The LiftSeat Toilet Lift is a popular choice for many myositis families. Their lifts offer all of the features above and are highly customizable. Their customer service team is also highly responsive and dedicated to making sure each user gets the right product for their unique needs.
In general, the only negative thing people have to say about getting a toilet lift is that they wish they had known it was an option earlier. Johnnie, a LiftSeat user, gave his lift a 5-star rating, saying, “It works very well. Just wish I had purchased it sooner.”
A toilet lift is truly a win-win for anyone with myositis. It provides the support needed to comfortably and safely use the bathroom and gives both caregivers and recipients one less thing to struggle with each day.
- Lindgren, U., Pullerits, R., Lindberg, C., & Oldfors, A. (2022). Epidemiology, Survival, and Clinical Characteristics of Inclusion Body Myositis. Annals of neurology, 92(2), 201–212. https://doi.org/10.1002/ana.26412
- Lee, S. K., & Lee, S. Y. (2016). The effects of changing angle and height of toilet seat on movements and ground reaction forces in the feet during sit-to-stand. Journal of exercise rehabilitation, 12(5), 438–441. https://doi.org/10.12965//jer.1632700.350
- Department of Health and Human Services, Stevens, J. A., Haas, E. N., & Haileyesus, T., Nonfatal Bathroom Injuries Among Persons Aged ≥15 Years --- United States, 2008 (2011). Centers for Disease Control and Prevention. Retrieved February 3, 2023, from https://www.cdc.gov/mmwr/preview/mmwrhtml/mm6022a1.htm
- Lowe’s. (n.d.). Find the Best Toilet for Your Bathroom Remodel at Lowe’s. Lowe’s. https://www.lowes.com/pl/Standard-height--Toilets-Toilets-toilet-seats-Bathroom/4294737213?refinement=4294722902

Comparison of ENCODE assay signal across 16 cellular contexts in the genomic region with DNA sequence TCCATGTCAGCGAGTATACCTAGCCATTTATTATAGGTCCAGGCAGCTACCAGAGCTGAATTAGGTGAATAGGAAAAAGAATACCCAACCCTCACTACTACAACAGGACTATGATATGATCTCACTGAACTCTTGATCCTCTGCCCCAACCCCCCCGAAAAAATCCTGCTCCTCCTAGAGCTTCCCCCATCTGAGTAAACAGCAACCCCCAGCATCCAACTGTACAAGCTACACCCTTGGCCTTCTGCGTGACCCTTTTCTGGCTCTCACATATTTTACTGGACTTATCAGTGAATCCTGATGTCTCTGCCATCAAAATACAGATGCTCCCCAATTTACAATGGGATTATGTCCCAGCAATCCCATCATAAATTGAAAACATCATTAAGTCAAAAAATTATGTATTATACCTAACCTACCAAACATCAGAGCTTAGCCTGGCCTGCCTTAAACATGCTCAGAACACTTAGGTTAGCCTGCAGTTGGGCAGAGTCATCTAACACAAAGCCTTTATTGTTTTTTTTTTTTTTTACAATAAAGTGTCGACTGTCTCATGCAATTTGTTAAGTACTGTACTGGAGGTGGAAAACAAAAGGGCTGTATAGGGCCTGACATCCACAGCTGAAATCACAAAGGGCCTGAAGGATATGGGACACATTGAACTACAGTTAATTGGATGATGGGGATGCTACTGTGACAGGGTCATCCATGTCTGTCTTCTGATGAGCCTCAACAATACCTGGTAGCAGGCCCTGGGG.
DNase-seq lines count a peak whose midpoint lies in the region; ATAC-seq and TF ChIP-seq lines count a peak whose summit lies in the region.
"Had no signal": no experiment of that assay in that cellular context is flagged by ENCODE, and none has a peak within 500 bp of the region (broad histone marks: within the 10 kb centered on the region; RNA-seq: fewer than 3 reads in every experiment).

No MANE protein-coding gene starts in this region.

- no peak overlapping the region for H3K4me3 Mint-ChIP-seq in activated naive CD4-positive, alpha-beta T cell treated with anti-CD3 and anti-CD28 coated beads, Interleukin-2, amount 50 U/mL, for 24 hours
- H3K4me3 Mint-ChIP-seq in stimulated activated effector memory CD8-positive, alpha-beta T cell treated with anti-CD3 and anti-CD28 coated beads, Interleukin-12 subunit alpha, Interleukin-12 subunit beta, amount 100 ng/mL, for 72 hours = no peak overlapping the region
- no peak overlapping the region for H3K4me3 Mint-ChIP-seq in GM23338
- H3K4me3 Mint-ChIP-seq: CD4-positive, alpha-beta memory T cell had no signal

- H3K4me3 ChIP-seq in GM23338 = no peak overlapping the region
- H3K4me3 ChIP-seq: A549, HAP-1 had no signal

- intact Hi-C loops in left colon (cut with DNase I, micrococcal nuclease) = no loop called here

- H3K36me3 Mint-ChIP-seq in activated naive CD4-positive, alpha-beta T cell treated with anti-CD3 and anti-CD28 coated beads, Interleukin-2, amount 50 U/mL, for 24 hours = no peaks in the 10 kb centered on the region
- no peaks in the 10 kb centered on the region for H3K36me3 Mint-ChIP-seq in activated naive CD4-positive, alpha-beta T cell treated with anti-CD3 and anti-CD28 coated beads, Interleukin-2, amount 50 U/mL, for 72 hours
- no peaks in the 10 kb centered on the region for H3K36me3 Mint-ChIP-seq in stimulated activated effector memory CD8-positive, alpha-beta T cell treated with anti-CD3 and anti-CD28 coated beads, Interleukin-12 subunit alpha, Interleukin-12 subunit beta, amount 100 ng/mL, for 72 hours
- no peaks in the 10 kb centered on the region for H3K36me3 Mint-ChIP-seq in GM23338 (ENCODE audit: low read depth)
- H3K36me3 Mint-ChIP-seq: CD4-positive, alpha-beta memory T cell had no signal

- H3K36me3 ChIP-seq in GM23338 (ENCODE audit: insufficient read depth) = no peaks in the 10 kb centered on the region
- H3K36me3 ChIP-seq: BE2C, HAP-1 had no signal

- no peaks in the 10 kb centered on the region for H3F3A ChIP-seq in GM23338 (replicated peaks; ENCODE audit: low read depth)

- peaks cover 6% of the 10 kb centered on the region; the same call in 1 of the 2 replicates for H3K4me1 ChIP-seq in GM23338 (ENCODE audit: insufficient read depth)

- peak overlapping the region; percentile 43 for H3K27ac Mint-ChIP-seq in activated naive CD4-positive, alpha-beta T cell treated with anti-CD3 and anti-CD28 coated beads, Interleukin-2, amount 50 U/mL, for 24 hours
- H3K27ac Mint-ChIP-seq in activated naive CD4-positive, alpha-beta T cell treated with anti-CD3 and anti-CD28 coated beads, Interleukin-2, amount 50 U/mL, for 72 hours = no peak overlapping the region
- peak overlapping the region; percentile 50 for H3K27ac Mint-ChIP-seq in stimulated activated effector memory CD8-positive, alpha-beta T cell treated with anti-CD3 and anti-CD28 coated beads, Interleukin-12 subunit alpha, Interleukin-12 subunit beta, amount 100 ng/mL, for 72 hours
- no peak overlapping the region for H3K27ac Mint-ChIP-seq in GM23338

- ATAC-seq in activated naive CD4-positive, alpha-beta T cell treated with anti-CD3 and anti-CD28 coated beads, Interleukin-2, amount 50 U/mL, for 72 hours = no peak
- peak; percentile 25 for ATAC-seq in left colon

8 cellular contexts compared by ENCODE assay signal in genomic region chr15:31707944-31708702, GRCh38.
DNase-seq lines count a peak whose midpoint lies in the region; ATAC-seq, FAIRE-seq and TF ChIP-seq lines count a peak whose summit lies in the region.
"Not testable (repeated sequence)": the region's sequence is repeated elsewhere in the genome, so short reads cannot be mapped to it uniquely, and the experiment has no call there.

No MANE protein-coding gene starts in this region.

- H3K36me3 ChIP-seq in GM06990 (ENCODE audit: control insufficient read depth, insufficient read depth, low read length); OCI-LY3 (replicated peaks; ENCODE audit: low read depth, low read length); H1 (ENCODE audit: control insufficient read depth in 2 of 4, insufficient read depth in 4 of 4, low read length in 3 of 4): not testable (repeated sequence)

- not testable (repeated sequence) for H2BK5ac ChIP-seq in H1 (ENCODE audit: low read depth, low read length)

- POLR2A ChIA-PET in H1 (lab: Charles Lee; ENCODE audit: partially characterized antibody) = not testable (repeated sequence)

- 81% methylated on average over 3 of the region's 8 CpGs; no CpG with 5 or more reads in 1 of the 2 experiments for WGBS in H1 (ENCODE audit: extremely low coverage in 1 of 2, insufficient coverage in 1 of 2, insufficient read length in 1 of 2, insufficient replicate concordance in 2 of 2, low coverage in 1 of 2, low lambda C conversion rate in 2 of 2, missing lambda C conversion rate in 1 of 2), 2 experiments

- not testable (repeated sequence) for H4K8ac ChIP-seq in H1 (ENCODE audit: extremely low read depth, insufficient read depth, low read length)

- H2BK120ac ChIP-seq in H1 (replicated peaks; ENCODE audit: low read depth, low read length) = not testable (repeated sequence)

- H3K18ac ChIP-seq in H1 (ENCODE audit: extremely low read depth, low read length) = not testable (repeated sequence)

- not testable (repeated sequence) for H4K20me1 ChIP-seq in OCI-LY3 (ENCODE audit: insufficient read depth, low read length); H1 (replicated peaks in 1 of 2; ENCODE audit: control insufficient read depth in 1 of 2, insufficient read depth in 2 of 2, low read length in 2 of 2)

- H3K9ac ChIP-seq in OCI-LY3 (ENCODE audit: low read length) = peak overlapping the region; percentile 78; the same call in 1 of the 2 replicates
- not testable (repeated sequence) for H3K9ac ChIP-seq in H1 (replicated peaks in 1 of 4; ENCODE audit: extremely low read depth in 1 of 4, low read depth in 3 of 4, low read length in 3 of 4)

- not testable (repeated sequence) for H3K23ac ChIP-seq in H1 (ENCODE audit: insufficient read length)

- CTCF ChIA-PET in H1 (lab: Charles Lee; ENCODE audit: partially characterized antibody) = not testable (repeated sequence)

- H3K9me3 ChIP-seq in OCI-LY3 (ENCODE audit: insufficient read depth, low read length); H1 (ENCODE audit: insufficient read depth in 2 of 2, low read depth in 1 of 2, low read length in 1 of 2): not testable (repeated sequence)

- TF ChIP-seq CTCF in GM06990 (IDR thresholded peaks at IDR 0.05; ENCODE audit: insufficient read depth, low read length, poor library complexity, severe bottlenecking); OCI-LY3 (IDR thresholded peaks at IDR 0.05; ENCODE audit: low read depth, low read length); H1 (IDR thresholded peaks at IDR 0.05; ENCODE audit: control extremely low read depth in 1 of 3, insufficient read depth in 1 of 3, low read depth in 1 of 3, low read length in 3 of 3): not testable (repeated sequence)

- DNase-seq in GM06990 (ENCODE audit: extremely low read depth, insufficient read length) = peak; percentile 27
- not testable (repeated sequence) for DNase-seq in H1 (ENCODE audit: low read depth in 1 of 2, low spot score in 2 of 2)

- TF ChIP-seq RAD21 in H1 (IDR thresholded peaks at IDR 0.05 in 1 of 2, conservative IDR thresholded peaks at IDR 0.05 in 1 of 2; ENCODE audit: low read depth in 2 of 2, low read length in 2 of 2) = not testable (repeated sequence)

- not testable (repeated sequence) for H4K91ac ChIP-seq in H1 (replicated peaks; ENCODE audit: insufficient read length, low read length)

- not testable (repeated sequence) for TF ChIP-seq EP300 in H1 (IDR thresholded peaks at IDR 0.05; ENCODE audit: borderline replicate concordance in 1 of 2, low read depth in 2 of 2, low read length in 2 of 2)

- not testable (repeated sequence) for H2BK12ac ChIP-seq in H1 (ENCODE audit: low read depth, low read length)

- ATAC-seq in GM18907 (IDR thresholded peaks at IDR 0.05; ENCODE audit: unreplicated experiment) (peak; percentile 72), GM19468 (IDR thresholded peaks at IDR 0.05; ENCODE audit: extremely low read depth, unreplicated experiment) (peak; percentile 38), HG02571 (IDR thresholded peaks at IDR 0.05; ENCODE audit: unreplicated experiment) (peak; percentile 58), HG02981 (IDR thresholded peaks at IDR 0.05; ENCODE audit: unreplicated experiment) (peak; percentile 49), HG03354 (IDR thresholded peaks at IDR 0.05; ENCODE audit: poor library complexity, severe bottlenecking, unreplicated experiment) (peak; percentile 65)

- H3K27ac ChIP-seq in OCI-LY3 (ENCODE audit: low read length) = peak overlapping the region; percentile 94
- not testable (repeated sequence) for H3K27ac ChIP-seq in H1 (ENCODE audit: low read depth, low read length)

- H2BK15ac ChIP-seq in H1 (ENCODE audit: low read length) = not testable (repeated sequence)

- Weiner, D. K., Long, R., Hughes, M. A., Chandler, J., & Studenski, S. (1993). When older adults face the chair-rise challenge. A study of chair height availability and height-modified chair-rise performance in the elderly. Journal of the American Geriatrics Society, 41(1), 6–10. https://doi.org/10.1111/j.1532-5415.1993.tb05939.x
- Cox, F. M., Titulaer, M. J., Sont, J. K., Wintzen, A. R., Verschuuren, J. J., & Badrising, U. A. (2011). A 12-year follow-up in sporadic inclusion body myositis: an end stage with major disabilities. Brain: a journal of neurology, 134(Pt 11), 3167–3175. https://doi.org/10.1093/brain/awr217
- Family Caregiver Alliance. (n.d.). Caregiver Statistics: Demographics. Family Caregiver Alliance. https://www.caregiver.org/resource/caregiver-statistics-demographics/
- Family Caregiver Alliance. (n.d.-b). Caregiver Statistics: Health, Technology, and Caregiving Resources. Family Caregiver Alliance. https://www.caregiver.org/resource/caregiver-statistics-health-technology-and-caregiving-resources/
This content is not intended to be a substitute for professional medical advice, diagnosis, or treatment. Always seek the advice of your physician or other qualified health provider with any questions you may have regarding a medical condition.